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Doing Business in the Middle East
Doing Business in the Middle East
|Posted on May 16, 2013 at 11:51 AM|
A lot has been in the news lately about the changes happening in the Kingdom as it relates to expat and migrant workers. Some of it positive news, some of it not so positive. Please note that anything I write here is predominately a reflection of different ideas out there in the media. If I do add anything about my personal opinion, I will say so. I am not an expert on either topic, but just want to look at what is happening on both sides of the coin!
The Saudi Ministry of Labor has announced that it will achieve nationalization of 3 million jobs by 2025. One of the main reasons for them making this announcement and placing so much attention on this topic is that they are trying to make it easier for non-government companies to hire more Saudi nationals.
According to an article on 2 April 2013 in the Saudi Gazette, "Unemployment in Saudi Arabia, according to the latest official figures, was 5.5 percent of the total Saudi labor force (15 years and older) in 2012. This means there are at least 300,000 unemployed people in the Kingdom." This unemployment number is much higher amongst the younger citizens. I can tell you one thing that most countries realize is that a young population with unemployed young men often leads to serious problems for the society as a whole. (My opinion.)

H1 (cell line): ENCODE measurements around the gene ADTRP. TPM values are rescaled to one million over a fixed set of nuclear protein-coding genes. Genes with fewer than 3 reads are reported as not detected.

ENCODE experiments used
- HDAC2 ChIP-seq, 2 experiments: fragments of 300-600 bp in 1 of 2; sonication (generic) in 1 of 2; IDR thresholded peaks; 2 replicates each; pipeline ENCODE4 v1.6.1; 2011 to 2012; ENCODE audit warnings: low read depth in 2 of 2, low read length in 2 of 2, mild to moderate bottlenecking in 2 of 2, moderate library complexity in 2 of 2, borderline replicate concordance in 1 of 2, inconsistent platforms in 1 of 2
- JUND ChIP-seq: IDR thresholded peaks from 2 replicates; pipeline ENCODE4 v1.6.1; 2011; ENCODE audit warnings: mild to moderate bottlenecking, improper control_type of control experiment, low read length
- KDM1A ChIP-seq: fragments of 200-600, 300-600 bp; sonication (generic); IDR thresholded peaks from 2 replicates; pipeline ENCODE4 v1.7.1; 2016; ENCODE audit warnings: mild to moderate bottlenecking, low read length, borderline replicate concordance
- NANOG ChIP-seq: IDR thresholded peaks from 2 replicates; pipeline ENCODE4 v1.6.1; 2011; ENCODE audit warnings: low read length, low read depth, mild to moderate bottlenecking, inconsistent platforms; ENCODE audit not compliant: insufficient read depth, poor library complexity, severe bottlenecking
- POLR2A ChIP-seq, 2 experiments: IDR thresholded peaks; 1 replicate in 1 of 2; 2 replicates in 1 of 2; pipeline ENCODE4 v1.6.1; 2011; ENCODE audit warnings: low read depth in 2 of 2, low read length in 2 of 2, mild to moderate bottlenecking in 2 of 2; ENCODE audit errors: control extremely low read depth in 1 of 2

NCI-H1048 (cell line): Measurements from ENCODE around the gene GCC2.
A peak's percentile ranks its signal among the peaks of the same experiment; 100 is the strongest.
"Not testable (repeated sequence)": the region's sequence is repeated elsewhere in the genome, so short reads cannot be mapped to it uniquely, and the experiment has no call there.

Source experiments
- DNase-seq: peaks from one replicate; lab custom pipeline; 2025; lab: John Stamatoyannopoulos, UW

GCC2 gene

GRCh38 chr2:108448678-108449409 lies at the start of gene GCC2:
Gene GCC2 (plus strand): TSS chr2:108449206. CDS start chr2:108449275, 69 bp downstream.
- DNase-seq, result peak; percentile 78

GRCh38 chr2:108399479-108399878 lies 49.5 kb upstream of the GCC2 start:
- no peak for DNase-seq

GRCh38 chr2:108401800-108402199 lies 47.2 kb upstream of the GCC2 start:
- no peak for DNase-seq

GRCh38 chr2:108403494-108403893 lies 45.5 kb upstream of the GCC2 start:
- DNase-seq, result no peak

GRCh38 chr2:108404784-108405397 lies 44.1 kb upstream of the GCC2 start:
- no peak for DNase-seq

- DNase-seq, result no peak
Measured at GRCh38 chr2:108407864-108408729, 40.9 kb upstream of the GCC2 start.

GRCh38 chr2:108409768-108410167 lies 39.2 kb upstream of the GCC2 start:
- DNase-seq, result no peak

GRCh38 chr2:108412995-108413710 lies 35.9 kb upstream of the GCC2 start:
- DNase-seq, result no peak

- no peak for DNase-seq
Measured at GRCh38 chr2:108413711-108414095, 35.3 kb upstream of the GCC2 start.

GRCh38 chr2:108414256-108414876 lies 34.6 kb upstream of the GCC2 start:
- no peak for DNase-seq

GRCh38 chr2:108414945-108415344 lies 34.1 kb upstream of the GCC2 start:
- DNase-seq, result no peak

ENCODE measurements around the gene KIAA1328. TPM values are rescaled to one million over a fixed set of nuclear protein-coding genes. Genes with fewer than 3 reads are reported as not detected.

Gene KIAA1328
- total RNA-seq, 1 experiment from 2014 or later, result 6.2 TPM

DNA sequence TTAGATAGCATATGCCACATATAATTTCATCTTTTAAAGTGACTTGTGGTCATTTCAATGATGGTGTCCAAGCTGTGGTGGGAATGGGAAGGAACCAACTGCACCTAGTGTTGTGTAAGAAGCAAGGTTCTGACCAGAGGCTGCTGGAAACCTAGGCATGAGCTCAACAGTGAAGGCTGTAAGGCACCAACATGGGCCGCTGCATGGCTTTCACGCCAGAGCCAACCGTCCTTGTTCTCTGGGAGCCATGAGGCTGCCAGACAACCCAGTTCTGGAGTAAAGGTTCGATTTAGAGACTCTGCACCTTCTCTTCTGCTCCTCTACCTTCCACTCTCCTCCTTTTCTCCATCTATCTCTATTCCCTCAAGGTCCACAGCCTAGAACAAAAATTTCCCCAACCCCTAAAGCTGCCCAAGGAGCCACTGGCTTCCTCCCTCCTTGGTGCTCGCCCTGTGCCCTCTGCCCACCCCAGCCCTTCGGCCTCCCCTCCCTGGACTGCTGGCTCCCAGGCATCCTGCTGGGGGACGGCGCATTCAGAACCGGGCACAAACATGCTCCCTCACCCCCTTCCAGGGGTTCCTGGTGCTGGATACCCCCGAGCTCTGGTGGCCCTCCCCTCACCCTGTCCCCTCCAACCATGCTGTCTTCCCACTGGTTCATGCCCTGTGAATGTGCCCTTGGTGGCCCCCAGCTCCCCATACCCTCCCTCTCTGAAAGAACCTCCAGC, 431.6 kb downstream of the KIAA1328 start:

One of the contributions to the unemployment issue is that a.) attitude of younger workers for their employers (this is not just a Saudi phenomena). b.) they have grown-up thinking that blue collar or manual labor jobs "belonged to someone else" (ie, migrant workers from predominantly developing nations) and c.) they lack sufficient education and technical skills to do the "more acceptable" white collar jobs.
A recent announcement about the goal of getting rid of unemployment through programs like Hafiz & Nitaqat. Nitaqat as I understand it is the Kingdom’s program for measuring nationalization. Hafiz intended to increase job opportunities for youths with intensive training programs in professions required in the job market. The program pays a monthly allowance of SR 2,000 to unemployed Saudi men and women. However, what I don't believe was foreseen is that many of the unemployed were still not taking new jobs. (This isn't uncommon, look at all the US citizens living off welfare even though they are fully capable of working!)
"Now the Saudi Ministry has added a monitoring program or both Saudi and expat workers. This is to make sure that employees are getting what they are supposed to and the employer is not meeting their employment obligations.
The ministry is also taking steps to evaluate the capabilities of graduates of educational institutions and the suitability of their specializations to cater to the needs of the job market. The ministry will benefit from the information provided by the Nitaqat program to prepare a sufficient number of graduates to replace expatriates in all areas of job specializations.
According to an earlier report, Nitaqat will be instrumental in increasing the percentage of Saudi workers in the private sector from 10 to 50 percent over the next three years." from same article on 2 April 2013 in the Saudi Gazette,
Unemployment is not unique to Saudi, nor are they they only country trying to find solutions to the problem. There is no one easy way to figure this out. We have an entire generation of young people entering into the job market with much different expectations of what work will mean to them. Saudi Arabia, as do all countries, need to figure out what it is that is important to this generation, what is it that makes them different then that of their parents or grandparents. Only then can solutions be evaluated and tailored for the new generation. (Again, just my own thoughts!)
More tomorrow on the controversial expat changes... Stay tuned!